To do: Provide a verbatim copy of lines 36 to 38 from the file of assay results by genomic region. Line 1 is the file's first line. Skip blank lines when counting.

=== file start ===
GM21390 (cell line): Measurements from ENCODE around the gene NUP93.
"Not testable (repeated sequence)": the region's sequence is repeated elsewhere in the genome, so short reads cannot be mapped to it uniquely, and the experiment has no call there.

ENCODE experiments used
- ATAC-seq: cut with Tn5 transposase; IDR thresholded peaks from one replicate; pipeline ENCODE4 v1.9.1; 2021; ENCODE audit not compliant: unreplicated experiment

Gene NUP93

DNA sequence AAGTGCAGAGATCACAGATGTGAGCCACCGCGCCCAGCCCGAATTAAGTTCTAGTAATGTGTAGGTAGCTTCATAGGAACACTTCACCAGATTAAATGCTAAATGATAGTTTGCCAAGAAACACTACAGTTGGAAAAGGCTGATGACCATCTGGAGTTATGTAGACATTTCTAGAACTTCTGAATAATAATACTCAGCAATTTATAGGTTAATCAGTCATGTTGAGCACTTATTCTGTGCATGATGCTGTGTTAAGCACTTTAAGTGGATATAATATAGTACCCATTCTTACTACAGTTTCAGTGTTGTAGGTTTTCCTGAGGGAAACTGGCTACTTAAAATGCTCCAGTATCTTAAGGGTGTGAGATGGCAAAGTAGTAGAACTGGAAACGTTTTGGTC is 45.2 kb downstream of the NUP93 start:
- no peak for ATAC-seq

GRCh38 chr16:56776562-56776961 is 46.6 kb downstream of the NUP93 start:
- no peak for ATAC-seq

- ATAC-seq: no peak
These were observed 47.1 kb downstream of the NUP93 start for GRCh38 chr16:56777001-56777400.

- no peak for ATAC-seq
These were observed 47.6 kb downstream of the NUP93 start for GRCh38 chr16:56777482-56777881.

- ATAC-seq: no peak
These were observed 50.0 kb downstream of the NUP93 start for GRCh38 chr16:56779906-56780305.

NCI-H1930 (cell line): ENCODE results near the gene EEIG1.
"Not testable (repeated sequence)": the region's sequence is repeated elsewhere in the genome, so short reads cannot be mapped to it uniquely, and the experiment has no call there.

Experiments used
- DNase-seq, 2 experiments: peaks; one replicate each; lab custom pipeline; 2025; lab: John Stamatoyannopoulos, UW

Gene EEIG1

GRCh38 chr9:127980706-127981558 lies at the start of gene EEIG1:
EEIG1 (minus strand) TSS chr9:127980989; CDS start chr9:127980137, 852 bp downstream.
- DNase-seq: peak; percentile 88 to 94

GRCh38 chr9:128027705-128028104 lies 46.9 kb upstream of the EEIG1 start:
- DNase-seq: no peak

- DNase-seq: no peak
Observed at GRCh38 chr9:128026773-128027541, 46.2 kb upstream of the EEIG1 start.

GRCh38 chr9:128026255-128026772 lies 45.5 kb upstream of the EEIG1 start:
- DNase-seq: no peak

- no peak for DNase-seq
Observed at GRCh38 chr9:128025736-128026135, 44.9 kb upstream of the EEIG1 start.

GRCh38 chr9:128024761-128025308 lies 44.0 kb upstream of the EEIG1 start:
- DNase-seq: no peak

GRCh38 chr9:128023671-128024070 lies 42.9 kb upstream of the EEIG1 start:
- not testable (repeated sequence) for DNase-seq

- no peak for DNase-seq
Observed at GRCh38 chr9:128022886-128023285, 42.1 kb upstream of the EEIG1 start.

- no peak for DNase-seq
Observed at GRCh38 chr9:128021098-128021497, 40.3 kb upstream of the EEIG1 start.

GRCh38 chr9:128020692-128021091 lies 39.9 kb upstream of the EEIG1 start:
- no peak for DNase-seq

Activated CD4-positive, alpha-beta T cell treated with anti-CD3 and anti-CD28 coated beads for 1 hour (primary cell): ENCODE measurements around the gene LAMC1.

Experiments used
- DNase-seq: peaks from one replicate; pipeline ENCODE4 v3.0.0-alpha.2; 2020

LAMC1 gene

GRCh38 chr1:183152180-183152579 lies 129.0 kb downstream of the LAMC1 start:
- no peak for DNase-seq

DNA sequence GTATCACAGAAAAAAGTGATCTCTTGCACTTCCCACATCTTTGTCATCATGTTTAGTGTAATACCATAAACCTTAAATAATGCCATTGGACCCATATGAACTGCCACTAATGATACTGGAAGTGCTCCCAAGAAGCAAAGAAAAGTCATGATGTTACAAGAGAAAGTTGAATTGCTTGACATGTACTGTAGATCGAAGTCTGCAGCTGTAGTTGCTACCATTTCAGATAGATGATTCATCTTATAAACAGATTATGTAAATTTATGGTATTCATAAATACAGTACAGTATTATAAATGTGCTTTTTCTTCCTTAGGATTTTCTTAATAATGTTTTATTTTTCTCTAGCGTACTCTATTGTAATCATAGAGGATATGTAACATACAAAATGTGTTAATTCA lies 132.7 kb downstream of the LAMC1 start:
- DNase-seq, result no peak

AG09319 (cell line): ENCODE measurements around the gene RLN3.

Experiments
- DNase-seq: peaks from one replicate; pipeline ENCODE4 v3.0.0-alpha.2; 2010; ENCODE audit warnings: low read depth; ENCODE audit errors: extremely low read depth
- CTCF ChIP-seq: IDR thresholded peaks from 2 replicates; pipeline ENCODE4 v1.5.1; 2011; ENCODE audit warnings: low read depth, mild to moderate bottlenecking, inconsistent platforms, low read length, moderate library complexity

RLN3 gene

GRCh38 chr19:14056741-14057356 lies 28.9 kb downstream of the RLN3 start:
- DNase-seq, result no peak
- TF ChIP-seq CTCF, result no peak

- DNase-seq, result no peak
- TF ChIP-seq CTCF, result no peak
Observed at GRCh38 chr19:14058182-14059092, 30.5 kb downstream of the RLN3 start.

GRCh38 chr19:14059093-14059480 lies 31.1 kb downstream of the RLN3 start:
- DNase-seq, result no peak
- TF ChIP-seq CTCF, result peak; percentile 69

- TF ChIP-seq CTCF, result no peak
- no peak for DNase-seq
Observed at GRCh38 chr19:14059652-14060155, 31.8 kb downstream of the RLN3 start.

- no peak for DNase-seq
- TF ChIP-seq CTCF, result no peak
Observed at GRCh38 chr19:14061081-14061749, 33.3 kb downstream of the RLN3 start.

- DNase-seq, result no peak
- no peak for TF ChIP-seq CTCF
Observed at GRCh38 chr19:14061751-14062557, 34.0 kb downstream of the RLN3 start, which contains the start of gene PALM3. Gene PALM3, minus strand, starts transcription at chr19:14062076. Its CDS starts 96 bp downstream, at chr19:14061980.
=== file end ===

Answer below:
- no peak for DNase-seq
Observed at GRCh38 chr9:128022886-128023285, 42.1 kb upstream of the EEIG1 start.

- no peak for DNase-seq